Films on Homeless


Tent City, U.S.A.

Documentary 2012 NR 1hr 25m. Nearly 100 homeless individuals have formed Nashville’s Tent City, which is located under a bridge close to the city’s center.

Lost Angels: Skid Row Is My Home

Documentary 2010 NR 1hr 15m. This compelling documentary about skid row in Los Angeles finds both desperation and inspiration reflected in the area’s indigent population. The stories of eight residents outline the range of causes leading to the nation’s current homeless crisis These personal stories of people who explain how they ended up in skid row and the choices they made regardless how bad are so honest that I found a lot of empathy for them. Unexpected and magical. I never realized how deep and beautiful the human stories of Skid Row actually are. This film has really changed my thinking. This one will break your heart but is probably the most inspiring doc I’ve seen this year and a top movie in terms of inspiring change. I gave this wonderful documentary 5 Stars! It is a brilliant glimpse into the lives of some of the homeless. It filled me with empathy and compassion. I highly recommend this film!

Skid Row

Documentary 2007 R 1hr 34m. Ever wondered what it would be like to live on Skid Row, where about 11,000 homeless live, in downtown Los Angeles? Pras Michel (of hip-hop group the Fugees) went undercover as a homeless person for nine days. His eye-opening social experiment was captured on film as he was given a dollar a day to live and had to find ways to beg for more. Pras’s worldview is shattered as he sees firsthand the violence, drugs and fight for survival on the streets.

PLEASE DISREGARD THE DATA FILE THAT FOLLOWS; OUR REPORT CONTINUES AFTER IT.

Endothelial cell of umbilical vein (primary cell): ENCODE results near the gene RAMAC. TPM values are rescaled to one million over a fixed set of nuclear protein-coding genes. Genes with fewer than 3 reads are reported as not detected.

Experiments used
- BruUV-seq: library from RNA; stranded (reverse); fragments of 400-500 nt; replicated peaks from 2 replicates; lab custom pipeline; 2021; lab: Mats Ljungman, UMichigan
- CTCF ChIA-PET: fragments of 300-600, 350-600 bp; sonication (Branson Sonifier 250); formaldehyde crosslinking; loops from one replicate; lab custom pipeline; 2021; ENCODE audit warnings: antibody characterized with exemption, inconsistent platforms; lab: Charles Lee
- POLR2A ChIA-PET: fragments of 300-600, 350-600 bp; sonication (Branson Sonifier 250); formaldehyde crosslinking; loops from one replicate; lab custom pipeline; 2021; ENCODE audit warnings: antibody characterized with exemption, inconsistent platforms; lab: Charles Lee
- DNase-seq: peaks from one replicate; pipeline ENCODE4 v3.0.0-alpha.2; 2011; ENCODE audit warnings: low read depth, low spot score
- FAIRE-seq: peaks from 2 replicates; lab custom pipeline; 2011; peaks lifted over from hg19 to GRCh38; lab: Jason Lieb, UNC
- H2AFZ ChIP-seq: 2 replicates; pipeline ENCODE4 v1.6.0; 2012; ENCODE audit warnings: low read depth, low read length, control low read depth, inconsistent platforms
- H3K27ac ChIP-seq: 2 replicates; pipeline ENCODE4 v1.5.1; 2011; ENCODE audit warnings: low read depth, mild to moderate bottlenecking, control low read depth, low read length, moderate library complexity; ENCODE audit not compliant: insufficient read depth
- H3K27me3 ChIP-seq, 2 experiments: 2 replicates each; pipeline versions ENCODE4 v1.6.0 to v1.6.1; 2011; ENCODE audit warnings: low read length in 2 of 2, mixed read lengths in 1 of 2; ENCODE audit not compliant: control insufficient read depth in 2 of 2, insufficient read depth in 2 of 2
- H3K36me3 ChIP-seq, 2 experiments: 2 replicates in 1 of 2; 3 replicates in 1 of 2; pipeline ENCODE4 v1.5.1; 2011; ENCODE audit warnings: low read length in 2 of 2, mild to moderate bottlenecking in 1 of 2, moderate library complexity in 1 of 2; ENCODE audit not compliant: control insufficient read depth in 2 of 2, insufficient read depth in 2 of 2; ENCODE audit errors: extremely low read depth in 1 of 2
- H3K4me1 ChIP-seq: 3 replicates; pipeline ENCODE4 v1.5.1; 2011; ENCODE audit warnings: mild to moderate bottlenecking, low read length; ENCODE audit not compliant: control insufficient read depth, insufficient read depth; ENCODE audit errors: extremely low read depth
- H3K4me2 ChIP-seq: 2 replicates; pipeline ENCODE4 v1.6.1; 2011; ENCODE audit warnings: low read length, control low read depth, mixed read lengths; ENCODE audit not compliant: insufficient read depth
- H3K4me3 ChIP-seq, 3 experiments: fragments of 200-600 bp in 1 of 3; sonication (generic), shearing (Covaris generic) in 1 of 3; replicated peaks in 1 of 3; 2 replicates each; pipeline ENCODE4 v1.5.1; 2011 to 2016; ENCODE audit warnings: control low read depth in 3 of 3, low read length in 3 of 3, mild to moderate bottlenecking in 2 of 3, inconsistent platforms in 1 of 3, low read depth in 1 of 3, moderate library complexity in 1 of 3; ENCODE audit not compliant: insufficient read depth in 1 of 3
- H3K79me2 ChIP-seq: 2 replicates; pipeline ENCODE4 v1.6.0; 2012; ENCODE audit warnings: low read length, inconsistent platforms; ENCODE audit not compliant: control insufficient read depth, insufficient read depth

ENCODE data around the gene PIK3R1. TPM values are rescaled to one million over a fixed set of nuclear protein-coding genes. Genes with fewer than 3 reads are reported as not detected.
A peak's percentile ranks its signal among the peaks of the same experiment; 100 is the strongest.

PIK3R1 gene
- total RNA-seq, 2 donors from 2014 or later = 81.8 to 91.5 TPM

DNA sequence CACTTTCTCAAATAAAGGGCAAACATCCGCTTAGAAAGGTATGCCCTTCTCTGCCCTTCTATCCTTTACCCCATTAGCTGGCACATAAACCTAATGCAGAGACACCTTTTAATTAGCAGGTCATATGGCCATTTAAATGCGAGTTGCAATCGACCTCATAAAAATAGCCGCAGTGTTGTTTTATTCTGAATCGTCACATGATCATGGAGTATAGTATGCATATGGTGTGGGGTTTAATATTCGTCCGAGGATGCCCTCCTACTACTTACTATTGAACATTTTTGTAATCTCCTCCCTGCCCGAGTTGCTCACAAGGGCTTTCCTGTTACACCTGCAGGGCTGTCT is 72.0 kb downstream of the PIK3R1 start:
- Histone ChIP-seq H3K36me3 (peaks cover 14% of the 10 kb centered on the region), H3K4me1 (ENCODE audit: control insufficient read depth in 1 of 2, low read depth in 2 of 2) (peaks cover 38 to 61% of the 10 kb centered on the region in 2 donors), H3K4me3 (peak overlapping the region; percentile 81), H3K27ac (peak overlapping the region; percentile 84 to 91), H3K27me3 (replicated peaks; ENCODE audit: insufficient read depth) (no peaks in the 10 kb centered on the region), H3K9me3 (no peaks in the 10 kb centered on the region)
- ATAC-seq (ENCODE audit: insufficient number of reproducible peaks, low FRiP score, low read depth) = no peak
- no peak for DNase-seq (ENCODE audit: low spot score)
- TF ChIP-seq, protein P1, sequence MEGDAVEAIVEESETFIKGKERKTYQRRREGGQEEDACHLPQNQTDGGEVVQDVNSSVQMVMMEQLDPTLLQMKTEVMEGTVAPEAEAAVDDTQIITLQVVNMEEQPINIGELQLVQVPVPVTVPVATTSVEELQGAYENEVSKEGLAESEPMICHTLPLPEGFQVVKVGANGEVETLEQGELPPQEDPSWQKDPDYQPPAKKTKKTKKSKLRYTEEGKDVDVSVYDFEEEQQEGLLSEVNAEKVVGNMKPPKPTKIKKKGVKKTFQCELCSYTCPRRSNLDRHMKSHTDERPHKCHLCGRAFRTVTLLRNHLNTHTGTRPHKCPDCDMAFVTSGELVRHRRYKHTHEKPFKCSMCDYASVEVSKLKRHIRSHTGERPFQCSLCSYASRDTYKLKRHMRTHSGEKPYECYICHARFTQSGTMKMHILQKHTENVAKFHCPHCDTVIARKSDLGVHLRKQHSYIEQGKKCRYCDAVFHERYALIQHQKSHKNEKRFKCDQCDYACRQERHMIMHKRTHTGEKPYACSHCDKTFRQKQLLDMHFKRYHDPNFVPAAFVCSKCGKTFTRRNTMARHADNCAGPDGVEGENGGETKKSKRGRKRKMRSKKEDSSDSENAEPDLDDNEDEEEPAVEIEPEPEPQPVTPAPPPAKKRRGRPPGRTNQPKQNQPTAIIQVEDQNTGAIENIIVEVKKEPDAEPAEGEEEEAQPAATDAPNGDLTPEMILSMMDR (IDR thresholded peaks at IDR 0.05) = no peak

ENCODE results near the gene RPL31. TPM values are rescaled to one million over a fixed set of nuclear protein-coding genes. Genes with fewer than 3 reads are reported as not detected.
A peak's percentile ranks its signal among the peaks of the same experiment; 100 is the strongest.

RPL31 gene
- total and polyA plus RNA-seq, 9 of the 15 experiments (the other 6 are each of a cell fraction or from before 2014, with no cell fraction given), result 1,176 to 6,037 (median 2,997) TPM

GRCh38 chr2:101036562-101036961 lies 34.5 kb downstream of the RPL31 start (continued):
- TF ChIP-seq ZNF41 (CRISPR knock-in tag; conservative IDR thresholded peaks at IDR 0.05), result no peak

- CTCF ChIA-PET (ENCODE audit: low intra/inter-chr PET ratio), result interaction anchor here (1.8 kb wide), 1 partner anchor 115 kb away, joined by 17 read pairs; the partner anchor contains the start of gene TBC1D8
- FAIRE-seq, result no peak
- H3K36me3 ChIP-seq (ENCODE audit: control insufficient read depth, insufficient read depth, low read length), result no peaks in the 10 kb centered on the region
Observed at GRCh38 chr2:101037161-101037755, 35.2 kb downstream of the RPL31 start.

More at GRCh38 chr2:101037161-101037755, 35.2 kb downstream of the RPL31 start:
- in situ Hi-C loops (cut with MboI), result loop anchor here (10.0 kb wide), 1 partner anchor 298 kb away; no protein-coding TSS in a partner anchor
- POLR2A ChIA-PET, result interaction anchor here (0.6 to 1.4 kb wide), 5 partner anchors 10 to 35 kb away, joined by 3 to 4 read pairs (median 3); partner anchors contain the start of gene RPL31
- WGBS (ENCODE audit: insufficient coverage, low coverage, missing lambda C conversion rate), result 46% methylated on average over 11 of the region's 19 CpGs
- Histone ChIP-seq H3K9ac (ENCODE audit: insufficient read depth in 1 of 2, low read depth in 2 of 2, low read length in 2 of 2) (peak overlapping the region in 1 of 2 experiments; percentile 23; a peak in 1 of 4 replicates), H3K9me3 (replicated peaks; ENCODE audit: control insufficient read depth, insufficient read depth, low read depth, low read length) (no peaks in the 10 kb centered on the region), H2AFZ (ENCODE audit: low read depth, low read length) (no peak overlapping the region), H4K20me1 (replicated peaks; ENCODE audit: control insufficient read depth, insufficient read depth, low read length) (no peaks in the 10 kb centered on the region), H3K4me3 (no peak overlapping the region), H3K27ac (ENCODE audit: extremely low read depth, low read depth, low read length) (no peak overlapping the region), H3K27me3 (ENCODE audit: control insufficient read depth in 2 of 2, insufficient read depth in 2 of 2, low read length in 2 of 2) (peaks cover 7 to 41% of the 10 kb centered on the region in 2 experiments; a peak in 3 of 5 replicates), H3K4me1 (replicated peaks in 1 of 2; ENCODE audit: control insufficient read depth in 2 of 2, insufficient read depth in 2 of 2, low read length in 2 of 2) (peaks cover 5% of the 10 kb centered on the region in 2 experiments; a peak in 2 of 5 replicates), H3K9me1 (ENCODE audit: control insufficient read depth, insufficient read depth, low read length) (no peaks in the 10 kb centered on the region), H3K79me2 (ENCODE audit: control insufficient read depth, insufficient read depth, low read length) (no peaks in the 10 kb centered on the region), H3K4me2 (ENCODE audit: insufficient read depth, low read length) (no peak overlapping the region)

Entre Nos

Docudrama 2009 NR 1hr 21m. Abandoned by her husband in a country foreign to her, a Colombian struggles to take care of herself and her two children on the streets of New York. Based on a true story.

Let’s Make Money

Documentary 2008 NR 1hr 47m Let’s Make Money is not about how to make money. This film traces money as it goes through the global finance system — exposing policies and practices affecting the worldwide economy. This film is about the billions, trillions of dollars that go to selfish human greed and not to basic human need. This shows the planetary marketplace from all perspectives: wealthy investors, business owners, bankers, laborers, activists, government officials, impoverished people — from all around the globe. See Full Review

Giuliani Time

Documentary 2005 NR1hr 58m. Rudy Giuliani catapulted to international fame (that had even Queen Elizabeth fawning over him) upon helming the post-9/11 relief effort. The former mayor of New York City is also credited with cleaning up the streets of the Big Apple during the 1990s. But Kevin Keating’s exposĂ© tells a different story — one of First Amendment transgressions and police brutality — through interviews with legal experts, activists and even the homeless.

Dark Days